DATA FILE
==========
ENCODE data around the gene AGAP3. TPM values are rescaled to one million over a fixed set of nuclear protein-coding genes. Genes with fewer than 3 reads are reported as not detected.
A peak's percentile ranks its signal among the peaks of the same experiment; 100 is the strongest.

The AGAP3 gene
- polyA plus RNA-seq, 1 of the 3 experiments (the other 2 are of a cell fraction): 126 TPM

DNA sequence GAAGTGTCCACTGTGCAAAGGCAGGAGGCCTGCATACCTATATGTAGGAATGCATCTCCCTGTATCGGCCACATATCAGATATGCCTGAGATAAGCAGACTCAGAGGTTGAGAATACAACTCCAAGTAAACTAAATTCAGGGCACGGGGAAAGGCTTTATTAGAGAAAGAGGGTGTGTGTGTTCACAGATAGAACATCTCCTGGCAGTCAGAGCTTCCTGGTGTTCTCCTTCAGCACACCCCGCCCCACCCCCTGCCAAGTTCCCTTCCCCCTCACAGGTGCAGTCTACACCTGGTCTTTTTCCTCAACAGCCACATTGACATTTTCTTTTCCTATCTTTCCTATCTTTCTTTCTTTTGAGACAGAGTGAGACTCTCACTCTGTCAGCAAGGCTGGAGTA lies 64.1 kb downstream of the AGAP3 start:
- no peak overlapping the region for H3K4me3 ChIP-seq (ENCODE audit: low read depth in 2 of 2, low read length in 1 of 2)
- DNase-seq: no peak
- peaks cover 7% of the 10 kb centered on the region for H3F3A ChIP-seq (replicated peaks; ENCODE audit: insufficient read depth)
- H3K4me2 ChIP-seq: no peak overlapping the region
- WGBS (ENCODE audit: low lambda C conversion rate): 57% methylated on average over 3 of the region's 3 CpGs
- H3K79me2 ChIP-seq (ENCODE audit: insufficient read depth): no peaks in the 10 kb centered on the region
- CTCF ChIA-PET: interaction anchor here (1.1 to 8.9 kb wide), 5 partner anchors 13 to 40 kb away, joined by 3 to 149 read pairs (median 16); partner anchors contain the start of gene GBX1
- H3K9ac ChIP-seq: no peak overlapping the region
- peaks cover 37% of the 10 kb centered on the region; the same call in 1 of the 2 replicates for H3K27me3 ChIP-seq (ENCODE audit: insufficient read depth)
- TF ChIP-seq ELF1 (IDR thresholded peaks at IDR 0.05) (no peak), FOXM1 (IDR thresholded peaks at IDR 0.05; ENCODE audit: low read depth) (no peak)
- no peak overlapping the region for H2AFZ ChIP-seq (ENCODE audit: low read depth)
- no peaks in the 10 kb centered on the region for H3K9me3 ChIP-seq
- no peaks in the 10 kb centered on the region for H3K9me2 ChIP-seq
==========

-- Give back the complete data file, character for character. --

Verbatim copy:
ENCODE data around the gene AGAP3. TPM values are rescaled to one million over a fixed set of nuclear protein-coding genes. Genes with fewer than 3 reads are reported as not detected.
A peak's percentile ranks its signal among the peaks of the same experiment; 100 is the strongest.

The AGAP3 gene
- polyA plus RNA-seq, 1 of the 3 experiments (the other 2 are of a cell fraction): 126 TPM

DNA sequence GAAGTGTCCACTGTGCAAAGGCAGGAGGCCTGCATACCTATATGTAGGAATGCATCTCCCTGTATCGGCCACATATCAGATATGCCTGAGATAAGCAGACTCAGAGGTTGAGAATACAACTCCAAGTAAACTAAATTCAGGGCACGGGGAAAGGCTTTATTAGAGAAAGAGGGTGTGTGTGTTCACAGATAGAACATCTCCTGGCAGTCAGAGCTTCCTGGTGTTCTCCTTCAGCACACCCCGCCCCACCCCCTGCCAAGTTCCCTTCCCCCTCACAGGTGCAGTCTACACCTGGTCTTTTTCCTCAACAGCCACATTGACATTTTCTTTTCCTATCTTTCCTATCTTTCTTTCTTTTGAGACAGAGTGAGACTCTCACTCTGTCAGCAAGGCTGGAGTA lies 64.1 kb downstream of the AGAP3 start:
- no peak overlapping the region for H3K4me3 ChIP-seq (ENCODE audit: low read depth in 2 of 2, low read length in 1 of 2)
- DNase-seq: no peak
- peaks cover 7% of the 10 kb centered on the region for H3F3A ChIP-seq (replicated peaks; ENCODE audit: insufficient read depth)
- H3K4me2 ChIP-seq: no peak overlapping the region
- WGBS (ENCODE audit: low lambda C conversion rate): 57% methylated on average over 3 of the region's 3 CpGs
- H3K79me2 ChIP-seq (ENCODE audit: insufficient read depth): no peaks in the 10 kb centered on the region
- CTCF ChIA-PET: interaction anchor here (1.1 to 8.9 kb wide), 5 partner anchors 13 to 40 kb away, joined by 3 to 149 read pairs (median 16); partner anchors contain the start of gene GBX1
- H3K9ac ChIP-seq: no peak overlapping the region
- peaks cover 37% of the 10 kb centered on the region; the same call in 1 of the 2 replicates for H3K27me3 ChIP-seq (ENCODE audit: insufficient read depth)
- TF ChIP-seq ELF1 (IDR thresholded peaks at IDR 0.05) (no peak), FOXM1 (IDR thresholded peaks at IDR 0.05; ENCODE audit: low read depth) (no peak)
- no peak overlapping the region for H2AFZ ChIP-seq (ENCODE audit: low read depth)
- no peaks in the 10 kb centered on the region for H3K9me3 ChIP-seq
- no peaks in the 10 kb centered on the region for H3K9me2 ChIP-seq